The mass rape of hundreds of thousands of women and girls from Bosnia to Rwanda and the Democratic Republic of Congo has reinforced the conventional wisdom that rape and sexual violence are an inevitable feature of war.
But rape is not a fact of all wars and if sexual violence does occur within a war, not all armed groups are necessarily involved, experts say.
“There has been a certain kind of rhetoric that all armed groups through history have engaged in sexual violence. But not all armed groups do engage in sexual violence. It’s not just something that always happens in war. Some armed groups can and do prohibit sexual violence,” said Elisabeth Wood, an expert on wartime sexual violence and professor of political science at Yale University.
“Knowing that rape is not inevitable in war gives us hope that things can change. We have to better understand the causes of sexual violence during war to be more effective in preventing it,” Wood told Thomson Reuters Foundation, speaking on the sidelines of an event on sexual violence in Bogota this week.
She cited the Israeli-Palestinian conflict as an example of a protracted war where rape has not been common in recent decades.
“Rape appears to be rare despite violations committed by both parties – Israelis and Palestinians - of other international laws of war,” Wood told an audience of survivors of sexual violence and government officials in the Colombian capital.
According to a recent study by the Peace Research Institute Oslo (PRIO), of the 48 conflicts in Africa between 1989 and 2009, involving 236 armed groups — including state security forces, rebel groups, and pro-government militias — 64 percent of armed groups were not reported to have engaged in any form of sexual violence.
While in countries such as Sierra Leone and Colombia it is well-documented that all warring factions have carried out sexual violence against women, in some wars not all sides do.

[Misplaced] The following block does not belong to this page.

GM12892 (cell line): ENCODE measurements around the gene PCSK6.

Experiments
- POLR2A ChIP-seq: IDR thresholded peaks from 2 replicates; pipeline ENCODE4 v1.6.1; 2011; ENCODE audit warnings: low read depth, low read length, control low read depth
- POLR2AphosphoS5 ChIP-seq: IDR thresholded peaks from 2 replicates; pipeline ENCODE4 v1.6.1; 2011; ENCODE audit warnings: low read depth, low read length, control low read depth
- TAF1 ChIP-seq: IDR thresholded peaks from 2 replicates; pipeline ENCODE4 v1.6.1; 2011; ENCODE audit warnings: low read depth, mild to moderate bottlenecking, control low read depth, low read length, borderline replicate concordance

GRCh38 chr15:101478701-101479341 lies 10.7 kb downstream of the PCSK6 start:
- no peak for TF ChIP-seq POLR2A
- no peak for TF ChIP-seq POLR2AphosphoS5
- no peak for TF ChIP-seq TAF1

Research by Wood and other academics in a 2013 United States Institute of Peace (USIP) report notes that armed groups even within the same war do not perpetrate sexual violence to the same extent or in the same forms.
During the 1980-1992 civil war in El Salvador, for example, state forces reportedly perpetrated rape and sexual violence during military incursions and against male and female prisoners. But in contrast, sexual violence by the country’s leftist rebel group, the Farabundo Marti National Liberation Front (FMLN), during the civil war was “quite rare", the USIP report says.
In addition, not all women in a particular conflict are targeted by armed groups, Wood said. Sexual violence against women can be directed at particular ethnic groups, such as the Tutsis in Rwanda and Muslim women in the Bosnian War.
WEAPON OF WAR?
Another conventional wisdom challenged by Wood and other academics is that wartime rape is often seen as a strategy, tool or weapon of war ordered by commanders.
Wartime rape is often not an intentional strategy of war and it is more frequently tolerated than ordered, Wood said.
“Rape can be tolerated by commanders even though there has been no explicit order to carry out rape because from the point of view of the commanders punishing those responsible could endanger group cohesion and it costs more to repress the practice, which they don’t view as serious, than to punish it,” she said.
Even if commanders in effective control of their troops did not order their fighters to carry out rape they are still accountable for those war crimes committed under international law, Wood said.
As such, prosecutors during international war crime trials should step up efforts to prosecute warlords based on evidence of whether commanders knew or should have known about sexual violence carried out in the ranks, the USIP report says.
Another common misconception is that rape is most often carried out “by unruly and undisciplined rebel forces,” the USIP report notes. It says recent research shows that state armed groups are far more likely than rebel groups to be reported as perpetrators of rape and other types of sexual violence.
“This finding may strengthen efforts to hold states accountable for violations by their representatives or within their borders. Research shows that states can be effectively named and shamed and recent international campaigns have aimed to do just that,” the report said.